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Orange offense explodes for Pinstripe Bowl win

Quarterback Ryan Nassib of Syracuse gets around a

Quarterback Ryan Nassib of Syracuse gets around a diving tackle by Terrence Sweeney of Kansas State during the Pinstripe Bowl at Yankee Stadium. (Dec. 30, 2010) Credit: Getty Images

The lack of a consistent offensive attack probably is what prevented Syracuse from winning the Big East title and a bid to the Fiesta Bowl that ultimately went to Connecticut. But you wouldn't know it by the explosive attack Orange coach Doug Marrone put on the Yankee Stadium field in a 36-34 Pinstripe Bowl win over Kansas State Thursday afternoon.

After finishing with losses in three of their last four games and averaging only 10.7 points in that stretch, Marrone said he used the time off to challenge his team to play better offensively. The Orange produced only one play from scrimmage longer than 50 yards all season, but had two against Kansas State, including a 52-yard scoring pass from quarterback Ryan Nassib to Marcus Sales and a 60-yard run by MVP Delone Carter, who rushed for 198 yards on 27 carries. Sales also scored on passes of 44 and 36 yards from Nassib.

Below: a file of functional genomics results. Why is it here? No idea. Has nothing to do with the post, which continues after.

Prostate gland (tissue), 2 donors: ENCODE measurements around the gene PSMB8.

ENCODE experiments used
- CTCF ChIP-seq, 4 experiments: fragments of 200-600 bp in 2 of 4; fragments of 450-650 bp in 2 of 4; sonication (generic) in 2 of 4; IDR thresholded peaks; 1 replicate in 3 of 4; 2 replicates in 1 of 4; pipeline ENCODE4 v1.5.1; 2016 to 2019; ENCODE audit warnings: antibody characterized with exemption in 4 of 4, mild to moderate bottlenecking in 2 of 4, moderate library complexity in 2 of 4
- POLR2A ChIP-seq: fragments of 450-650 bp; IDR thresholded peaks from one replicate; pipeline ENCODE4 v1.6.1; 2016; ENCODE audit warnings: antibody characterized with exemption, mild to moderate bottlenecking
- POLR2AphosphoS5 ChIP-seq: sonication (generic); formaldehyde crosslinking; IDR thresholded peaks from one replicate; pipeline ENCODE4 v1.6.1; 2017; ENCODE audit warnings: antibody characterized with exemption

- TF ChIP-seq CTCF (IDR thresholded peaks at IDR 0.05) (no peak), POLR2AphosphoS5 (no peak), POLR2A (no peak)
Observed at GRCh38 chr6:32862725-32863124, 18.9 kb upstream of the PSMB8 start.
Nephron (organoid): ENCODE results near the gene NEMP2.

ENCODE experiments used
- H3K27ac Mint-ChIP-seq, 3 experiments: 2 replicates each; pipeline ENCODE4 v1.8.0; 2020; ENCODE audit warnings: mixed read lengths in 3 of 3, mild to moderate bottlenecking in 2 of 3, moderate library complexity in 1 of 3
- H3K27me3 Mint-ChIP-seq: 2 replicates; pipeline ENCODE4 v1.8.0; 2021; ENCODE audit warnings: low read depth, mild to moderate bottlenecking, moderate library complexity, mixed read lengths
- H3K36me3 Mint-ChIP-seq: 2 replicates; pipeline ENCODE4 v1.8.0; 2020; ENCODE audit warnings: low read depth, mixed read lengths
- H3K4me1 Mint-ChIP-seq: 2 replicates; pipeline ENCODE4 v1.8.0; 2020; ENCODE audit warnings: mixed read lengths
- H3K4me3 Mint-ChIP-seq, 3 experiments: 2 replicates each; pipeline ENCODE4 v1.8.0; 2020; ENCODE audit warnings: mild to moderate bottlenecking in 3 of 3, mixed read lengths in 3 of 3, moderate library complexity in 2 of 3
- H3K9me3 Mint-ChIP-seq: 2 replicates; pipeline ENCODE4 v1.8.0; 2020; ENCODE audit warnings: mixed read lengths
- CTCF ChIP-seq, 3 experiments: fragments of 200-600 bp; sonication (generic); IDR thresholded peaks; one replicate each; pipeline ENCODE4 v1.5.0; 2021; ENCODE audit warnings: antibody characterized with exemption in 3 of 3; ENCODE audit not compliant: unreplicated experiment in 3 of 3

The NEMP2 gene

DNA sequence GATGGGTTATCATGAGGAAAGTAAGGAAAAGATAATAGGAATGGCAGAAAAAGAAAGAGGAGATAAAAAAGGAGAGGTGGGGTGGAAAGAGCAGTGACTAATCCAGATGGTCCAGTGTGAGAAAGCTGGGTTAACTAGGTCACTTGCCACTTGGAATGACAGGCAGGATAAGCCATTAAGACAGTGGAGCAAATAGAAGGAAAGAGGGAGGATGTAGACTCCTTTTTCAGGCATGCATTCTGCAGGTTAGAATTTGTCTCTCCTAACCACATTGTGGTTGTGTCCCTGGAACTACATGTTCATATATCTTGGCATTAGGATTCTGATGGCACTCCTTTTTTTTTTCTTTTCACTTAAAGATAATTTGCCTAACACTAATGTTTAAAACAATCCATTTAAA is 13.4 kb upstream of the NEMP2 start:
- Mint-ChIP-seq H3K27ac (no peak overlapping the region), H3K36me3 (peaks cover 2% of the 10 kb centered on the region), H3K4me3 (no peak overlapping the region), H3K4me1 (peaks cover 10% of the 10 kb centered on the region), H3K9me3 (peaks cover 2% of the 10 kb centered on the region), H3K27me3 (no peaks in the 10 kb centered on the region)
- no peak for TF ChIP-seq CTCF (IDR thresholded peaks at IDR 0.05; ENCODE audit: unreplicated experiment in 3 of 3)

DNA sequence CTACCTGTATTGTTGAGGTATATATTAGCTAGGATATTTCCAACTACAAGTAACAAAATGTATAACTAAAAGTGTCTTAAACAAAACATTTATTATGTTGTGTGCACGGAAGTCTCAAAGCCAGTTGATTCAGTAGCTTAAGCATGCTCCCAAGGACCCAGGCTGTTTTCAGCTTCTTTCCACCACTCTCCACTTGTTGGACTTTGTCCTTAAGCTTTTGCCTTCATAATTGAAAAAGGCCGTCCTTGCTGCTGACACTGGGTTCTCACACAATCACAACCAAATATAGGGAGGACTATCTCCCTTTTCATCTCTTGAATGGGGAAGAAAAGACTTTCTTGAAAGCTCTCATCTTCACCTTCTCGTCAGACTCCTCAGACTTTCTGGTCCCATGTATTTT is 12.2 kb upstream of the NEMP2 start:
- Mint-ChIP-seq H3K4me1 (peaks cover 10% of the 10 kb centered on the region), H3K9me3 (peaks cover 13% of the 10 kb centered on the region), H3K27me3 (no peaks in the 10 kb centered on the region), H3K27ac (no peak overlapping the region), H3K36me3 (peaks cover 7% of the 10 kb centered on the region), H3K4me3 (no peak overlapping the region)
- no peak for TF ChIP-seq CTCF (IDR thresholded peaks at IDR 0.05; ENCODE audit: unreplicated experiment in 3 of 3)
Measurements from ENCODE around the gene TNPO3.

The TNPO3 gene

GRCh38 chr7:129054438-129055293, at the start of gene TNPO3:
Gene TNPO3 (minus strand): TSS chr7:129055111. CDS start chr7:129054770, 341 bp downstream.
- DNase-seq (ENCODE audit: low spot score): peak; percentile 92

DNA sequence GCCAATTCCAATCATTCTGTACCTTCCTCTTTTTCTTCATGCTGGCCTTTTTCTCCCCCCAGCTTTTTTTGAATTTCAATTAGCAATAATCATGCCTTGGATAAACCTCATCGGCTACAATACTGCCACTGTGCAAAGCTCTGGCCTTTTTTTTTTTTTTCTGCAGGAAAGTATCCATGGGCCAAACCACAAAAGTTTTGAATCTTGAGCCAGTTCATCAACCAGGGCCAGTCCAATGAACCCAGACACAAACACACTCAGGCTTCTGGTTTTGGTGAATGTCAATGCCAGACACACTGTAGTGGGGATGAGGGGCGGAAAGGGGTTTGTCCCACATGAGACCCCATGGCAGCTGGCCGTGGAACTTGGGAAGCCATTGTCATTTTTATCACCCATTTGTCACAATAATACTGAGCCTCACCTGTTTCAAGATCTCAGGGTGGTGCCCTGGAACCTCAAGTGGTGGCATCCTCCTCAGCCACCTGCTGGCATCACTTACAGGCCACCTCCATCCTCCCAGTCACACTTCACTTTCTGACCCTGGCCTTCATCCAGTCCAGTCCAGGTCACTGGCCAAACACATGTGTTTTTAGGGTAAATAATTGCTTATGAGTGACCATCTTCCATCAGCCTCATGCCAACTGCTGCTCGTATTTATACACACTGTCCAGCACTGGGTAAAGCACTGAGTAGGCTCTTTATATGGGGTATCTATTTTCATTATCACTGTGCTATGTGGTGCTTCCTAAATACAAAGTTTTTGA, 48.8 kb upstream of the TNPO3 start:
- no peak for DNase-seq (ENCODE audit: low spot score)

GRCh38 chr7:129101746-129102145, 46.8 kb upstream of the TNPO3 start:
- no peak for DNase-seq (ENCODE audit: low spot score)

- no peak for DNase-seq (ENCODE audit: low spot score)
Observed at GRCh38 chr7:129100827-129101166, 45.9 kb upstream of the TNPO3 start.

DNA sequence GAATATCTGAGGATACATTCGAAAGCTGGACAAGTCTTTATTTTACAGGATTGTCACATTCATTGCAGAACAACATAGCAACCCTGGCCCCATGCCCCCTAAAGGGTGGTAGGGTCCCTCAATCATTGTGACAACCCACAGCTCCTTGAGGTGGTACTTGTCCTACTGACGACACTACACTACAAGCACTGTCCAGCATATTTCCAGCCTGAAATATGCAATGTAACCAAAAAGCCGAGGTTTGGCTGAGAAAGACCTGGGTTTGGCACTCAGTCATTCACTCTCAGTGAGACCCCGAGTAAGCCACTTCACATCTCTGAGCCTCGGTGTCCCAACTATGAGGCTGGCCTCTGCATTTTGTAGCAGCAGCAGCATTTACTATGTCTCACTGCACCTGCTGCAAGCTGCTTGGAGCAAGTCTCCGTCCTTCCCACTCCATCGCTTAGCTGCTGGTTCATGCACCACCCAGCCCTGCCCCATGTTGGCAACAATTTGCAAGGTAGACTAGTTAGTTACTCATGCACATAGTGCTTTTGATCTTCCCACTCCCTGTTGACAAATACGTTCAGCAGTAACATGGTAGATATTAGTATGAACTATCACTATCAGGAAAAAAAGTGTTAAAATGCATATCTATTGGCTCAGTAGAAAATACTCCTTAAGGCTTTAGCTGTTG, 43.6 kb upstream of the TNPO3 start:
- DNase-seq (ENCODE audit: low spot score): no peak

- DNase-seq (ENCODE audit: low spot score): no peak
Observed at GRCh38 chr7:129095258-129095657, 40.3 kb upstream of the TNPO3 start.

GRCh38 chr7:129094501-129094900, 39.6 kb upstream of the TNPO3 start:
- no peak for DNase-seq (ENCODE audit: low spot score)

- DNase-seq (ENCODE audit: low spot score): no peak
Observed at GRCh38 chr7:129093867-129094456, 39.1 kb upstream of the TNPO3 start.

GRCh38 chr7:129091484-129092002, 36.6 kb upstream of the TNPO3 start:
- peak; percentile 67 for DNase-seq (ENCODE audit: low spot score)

"We knew what we wanted to do, and we did it," Carter exulted after the game. Describing the running game's success, he added, "We studied their defense all week, and we knew there would be seams and we had to take advantage. In the second half, I had to take it to another level. This is the best game I've had all season."

Nassib's 52-yard TD pass to Sales in the first quarter came on a fleaflicker when he took the pitch from a back and then fired downfield to a wide-open Sales. "I smiled when that call came in," Nassib said.

Then, the success of the running game forced the Wildcats to respect play-action fakes, and that helped Sales get open downfield. Nassib described those pass plays set up by play-action as "called shots." Apparently, he didn't make the connection to former Yankee Babe Ruth's "called shot" in the 1932 World Series at Wrigley Field. Nonetheless, he had a good idea they were going to work.

"We baited them and baited them," Nassib said of the running plays that set up the deep passing game, "and then, we went over the top. It was nice."
 

New York Sports